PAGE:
The Senate Homeland Security Committee today will consider legislation proposed by Senators Susan Collins (R-ME) and Joseph Lieberman (D-CT) intended to protect Americans from possible terrorist attacks on vulnerable chemical facilities. The bill contains positive elements, but more needs to be done to push facilities to adopt safer chemical alternatives.
The Center for American Progress, in a recent report, "Preventing Toxic Terrorism: How Some Chemical Facilities Are Removing Danger to American Communities," notes that more than 38 million Americans are substantially safer because of recent safety and security improvements at over 280 chemical facilities in 47 states. The report, however, also shows that millions more could be taken out of harm’s way if similar improvements are made at other facilities.
The Department of Homeland Security and numerous security experts warn that terrorists could turn hazardous chemical facilities into improvised weapons of mass destruction by setting off a catastrophic toxic gas release. The facilities identified by CAP replaced acutely hazardous chemicals with safer alternatives that do not have the potential to drift off-site. As a result, these facilities are less appealing terrorist targets and no longer threaten surrounding communities with the possibility of a toxic gas release.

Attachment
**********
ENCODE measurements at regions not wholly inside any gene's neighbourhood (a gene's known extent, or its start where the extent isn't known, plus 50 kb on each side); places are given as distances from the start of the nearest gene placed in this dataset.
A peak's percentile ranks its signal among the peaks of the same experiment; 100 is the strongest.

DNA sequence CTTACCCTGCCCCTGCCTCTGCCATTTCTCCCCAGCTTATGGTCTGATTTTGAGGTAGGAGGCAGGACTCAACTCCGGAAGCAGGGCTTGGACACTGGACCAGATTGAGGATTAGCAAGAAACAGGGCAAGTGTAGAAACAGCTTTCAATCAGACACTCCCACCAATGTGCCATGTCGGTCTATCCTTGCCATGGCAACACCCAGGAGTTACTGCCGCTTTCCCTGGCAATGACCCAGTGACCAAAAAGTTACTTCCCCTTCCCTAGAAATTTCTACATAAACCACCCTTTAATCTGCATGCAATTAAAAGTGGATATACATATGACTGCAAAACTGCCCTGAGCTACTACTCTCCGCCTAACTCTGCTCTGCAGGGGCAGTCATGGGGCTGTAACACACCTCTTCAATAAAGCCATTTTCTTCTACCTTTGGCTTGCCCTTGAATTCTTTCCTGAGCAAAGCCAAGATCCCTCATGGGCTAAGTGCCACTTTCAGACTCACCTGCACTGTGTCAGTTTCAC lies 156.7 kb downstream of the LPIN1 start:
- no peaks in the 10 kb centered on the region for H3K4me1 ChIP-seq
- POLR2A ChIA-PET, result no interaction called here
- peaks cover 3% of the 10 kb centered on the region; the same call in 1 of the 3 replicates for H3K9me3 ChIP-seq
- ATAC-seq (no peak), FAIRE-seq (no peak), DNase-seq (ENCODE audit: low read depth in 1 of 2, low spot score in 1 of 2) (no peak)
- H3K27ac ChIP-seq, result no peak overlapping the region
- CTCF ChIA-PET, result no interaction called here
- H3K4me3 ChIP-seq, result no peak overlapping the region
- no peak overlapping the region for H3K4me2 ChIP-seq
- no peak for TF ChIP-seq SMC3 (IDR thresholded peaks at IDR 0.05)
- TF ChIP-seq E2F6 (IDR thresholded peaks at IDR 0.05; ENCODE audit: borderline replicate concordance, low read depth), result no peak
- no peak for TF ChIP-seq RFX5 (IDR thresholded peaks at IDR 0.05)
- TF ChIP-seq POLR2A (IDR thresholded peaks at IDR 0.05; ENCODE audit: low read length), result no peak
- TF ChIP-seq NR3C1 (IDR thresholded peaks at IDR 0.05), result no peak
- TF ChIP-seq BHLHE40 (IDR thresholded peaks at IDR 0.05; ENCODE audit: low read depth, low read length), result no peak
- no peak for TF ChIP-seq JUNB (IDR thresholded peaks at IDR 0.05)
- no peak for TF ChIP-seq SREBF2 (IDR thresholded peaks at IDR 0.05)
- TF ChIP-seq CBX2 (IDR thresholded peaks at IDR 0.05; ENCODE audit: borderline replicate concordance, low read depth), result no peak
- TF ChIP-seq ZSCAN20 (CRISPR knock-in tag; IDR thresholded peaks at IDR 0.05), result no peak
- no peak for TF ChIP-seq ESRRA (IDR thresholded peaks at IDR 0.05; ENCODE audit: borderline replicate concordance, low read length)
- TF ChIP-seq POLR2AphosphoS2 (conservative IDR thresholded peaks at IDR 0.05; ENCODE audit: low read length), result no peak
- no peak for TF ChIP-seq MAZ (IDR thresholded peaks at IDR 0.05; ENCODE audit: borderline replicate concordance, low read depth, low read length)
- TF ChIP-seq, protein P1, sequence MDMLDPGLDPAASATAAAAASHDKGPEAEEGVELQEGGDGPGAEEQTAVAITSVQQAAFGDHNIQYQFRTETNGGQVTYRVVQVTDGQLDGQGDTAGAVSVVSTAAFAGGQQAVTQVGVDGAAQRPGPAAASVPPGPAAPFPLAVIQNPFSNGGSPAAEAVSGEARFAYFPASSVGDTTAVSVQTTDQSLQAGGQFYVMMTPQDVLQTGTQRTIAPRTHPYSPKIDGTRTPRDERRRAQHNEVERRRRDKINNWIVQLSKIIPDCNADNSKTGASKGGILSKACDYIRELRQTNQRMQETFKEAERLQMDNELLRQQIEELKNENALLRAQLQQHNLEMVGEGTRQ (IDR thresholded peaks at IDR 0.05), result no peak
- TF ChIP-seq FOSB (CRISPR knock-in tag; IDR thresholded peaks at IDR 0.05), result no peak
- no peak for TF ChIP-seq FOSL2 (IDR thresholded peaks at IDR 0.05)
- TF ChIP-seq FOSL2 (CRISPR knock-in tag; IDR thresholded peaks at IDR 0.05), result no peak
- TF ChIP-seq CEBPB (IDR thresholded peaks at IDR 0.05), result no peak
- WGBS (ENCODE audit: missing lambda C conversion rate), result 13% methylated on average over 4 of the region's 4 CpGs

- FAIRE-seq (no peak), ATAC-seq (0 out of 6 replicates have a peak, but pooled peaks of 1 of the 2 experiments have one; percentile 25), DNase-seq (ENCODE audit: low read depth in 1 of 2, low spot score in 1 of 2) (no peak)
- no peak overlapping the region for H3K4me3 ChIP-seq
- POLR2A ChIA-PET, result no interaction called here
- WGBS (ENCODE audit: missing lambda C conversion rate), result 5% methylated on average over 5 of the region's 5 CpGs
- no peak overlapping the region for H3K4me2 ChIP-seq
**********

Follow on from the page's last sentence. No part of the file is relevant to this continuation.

This is the direction the Senate Homeland Security Committee should take as it considers the new legislation. “Adopting safer chemicals is the only certain way to protect American communities from a toxic gas release,” says Paul Orum, a chemical safety consultant who was commissioned by CAP to conduct the survey. “Site security measures, such as fences and security guards, cannot ensure protection against a terrorist strike or catastrophic accident. Replacing hazardous chemicals with safer alternatives removes the danger.”
For more details on CAP's chemical plant safety proposals, please see: